The detailed design for the GRiD Compass itself using your clam-shell approach solved many problems. Making the casework in magnesium ensured we could get the heat out by direct conduction and that the unit would be light in weight at just over 9lbs and rugged. The higher back section dealt with the need to cater for taller components and subsystems including some that we could only scope very loosely. The leg enabled a better keyboard angle and encouraged convection. The screen folding meant you could change the viewing angle. And of course the screen would be protected. Moreover it was a unifying event for the Company.
I loved your dedication to learning about everything and your persistence in questioning the value of things and how we approached decisions. I think at that time you became a believer in the design of multi-disciplinary teams.
Our first customers: Bank of America, Chevron and McKinsey all gave us feedback that our stuff worked well and how GRiD Central (essentially the first Cloud Computing) extended their operations. McKinsey gave us their perspective on the huge value of mobility in presentations and analysis. Much later we learned that the leading application for almost all of our early customers was negotiation decision support. This was such a powerful advantage that many of our early customers kept this as their secret for many years. Later our biggest customers were outbound sales teams. Government, engineering, and science were all big markets but field sales was, I believe, the biggest. All of these markets extended our technology and services giving us new capability. For years all in the same Compass form factor…. (although we added a fan for NASA. I had to be taken aside while Paul whispered in my ear “there’s no natural convection where hot air and cold air are the same weight”. You were joyous at the accounts of astronauts letting their GRiD computers motor around in the shuttle).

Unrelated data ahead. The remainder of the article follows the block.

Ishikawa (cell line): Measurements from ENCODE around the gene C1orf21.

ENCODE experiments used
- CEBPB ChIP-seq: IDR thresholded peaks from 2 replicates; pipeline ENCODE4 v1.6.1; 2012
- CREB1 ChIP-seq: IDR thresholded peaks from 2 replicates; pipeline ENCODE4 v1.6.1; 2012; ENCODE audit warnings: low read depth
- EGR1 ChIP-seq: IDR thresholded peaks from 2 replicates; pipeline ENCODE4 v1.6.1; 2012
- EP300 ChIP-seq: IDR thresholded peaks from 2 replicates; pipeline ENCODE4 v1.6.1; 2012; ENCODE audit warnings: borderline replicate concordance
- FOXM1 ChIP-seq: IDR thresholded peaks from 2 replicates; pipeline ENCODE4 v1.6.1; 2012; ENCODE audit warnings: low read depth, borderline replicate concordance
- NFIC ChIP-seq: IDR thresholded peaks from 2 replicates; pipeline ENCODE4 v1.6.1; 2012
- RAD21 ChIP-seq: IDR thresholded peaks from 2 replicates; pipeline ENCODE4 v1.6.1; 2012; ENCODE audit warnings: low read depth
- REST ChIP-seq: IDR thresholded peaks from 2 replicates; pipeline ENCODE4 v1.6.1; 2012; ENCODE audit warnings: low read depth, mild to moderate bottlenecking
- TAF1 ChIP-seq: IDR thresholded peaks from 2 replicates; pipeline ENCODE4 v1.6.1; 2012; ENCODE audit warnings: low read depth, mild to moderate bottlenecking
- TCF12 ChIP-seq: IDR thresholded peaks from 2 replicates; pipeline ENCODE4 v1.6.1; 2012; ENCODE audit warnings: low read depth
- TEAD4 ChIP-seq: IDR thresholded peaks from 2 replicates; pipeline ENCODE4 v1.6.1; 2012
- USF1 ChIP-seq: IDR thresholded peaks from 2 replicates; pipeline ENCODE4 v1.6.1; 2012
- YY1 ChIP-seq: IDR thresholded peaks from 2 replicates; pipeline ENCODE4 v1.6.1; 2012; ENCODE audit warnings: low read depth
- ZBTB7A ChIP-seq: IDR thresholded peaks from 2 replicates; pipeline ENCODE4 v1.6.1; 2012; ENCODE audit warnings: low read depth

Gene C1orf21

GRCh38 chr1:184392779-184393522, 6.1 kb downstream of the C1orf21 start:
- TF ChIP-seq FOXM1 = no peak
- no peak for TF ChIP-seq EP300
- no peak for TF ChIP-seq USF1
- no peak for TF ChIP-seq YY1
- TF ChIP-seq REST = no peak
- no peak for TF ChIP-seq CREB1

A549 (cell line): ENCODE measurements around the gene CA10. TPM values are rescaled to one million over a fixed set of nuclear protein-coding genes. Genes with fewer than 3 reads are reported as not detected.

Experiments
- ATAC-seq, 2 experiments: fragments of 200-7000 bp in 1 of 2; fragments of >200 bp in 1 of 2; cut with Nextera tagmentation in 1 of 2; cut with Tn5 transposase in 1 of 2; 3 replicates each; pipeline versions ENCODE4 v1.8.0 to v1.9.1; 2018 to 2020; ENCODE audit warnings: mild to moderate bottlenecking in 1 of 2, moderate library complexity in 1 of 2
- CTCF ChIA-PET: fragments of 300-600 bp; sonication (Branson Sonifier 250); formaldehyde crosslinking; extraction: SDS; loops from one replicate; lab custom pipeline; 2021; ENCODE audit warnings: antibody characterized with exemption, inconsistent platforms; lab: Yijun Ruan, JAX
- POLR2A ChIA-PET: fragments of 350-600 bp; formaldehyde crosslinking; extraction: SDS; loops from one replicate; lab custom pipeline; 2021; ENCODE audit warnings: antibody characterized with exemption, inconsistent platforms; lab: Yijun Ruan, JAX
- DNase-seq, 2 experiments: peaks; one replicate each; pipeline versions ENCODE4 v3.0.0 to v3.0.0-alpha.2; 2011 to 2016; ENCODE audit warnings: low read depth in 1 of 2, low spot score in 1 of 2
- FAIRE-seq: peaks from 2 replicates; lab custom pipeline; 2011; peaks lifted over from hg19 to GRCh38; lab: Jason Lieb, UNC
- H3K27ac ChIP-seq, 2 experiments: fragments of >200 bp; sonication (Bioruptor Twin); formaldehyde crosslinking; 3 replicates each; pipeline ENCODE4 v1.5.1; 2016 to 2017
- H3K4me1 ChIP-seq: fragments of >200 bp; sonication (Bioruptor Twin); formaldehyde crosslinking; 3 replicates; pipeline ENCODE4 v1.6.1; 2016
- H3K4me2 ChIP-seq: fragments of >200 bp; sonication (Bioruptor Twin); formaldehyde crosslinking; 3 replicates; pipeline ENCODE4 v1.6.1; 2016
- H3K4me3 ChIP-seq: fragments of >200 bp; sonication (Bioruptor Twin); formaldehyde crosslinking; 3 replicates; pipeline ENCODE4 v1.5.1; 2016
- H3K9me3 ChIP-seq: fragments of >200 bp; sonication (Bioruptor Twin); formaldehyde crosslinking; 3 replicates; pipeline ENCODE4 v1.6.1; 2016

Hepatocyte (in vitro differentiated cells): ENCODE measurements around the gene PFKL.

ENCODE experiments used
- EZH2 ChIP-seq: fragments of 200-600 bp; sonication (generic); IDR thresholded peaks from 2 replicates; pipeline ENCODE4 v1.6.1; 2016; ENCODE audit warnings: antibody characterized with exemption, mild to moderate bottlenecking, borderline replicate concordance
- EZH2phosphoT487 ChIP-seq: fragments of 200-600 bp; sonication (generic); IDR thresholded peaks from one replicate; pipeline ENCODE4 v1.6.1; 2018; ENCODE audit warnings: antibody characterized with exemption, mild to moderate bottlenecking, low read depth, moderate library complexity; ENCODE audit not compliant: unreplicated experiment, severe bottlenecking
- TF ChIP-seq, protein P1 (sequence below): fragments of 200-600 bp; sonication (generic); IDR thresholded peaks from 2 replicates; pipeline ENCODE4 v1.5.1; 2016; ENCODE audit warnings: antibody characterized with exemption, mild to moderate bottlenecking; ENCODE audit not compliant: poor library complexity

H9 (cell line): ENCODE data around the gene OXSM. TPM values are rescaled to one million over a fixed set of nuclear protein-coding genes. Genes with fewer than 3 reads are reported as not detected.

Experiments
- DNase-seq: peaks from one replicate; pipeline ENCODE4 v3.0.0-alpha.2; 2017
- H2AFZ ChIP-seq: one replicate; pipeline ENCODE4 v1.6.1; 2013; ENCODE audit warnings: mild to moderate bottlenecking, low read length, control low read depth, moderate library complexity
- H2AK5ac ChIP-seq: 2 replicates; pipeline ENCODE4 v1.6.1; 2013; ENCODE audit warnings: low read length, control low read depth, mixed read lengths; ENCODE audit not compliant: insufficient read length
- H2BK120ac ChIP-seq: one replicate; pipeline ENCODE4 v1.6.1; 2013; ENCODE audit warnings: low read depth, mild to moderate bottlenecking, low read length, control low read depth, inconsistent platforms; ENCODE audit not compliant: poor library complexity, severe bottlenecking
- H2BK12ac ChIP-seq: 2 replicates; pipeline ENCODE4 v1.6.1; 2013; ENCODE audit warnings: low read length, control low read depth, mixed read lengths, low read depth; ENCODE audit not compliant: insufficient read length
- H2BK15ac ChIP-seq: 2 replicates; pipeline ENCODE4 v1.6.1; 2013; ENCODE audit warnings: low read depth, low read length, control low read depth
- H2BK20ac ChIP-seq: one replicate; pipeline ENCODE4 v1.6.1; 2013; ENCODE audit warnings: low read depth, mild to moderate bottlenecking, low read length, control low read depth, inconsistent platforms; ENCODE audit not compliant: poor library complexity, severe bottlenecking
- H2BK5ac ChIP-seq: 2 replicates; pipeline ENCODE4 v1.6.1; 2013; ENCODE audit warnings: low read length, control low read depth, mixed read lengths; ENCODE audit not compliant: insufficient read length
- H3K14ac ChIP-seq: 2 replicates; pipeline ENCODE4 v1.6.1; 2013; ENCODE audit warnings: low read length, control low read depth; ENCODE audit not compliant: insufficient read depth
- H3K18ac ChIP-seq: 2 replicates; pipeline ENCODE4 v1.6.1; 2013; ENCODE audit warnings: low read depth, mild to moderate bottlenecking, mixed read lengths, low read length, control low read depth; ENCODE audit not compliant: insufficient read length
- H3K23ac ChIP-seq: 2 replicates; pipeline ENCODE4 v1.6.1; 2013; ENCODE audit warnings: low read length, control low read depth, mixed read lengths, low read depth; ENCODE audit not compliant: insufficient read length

Later, apart from keeping in touch mainly through your books there was a long gap in talking about what we each actually did. Then suddenly you and I got back in synch when you told me about your evolving work on interactions.. I was stunned. I told you about GeoVector and connecting with stuff in the real world through pointing. “The world as your interface!” you said quietly with your drawing gestures and big smiles.
Sunita and I visited with you at Cooper-Hewitt. You welcomed us with smiles and hugs.. showing us around and then sitting in your lovely sparsely furnished office looking out on the garden. You laughed when I asked if this was the old “Drawing Room”. You opened our eyes to the journey you’d been on, where those new smiles came from and where you were going. You had wisdom and new joy in helping hugely important things happen by spending time looking for the values in things. … you had insight into how people, ideas, technologies, industries and markets intertwined and you could express simply that there were overall values in the way they could interact and that designs would all evolve and most importantly that interaction between people were enabled as part of the process. I hope that the things you set in motion at Cooper-Hewitt will go on to change us all.
It is such a sad thing that you should die so young.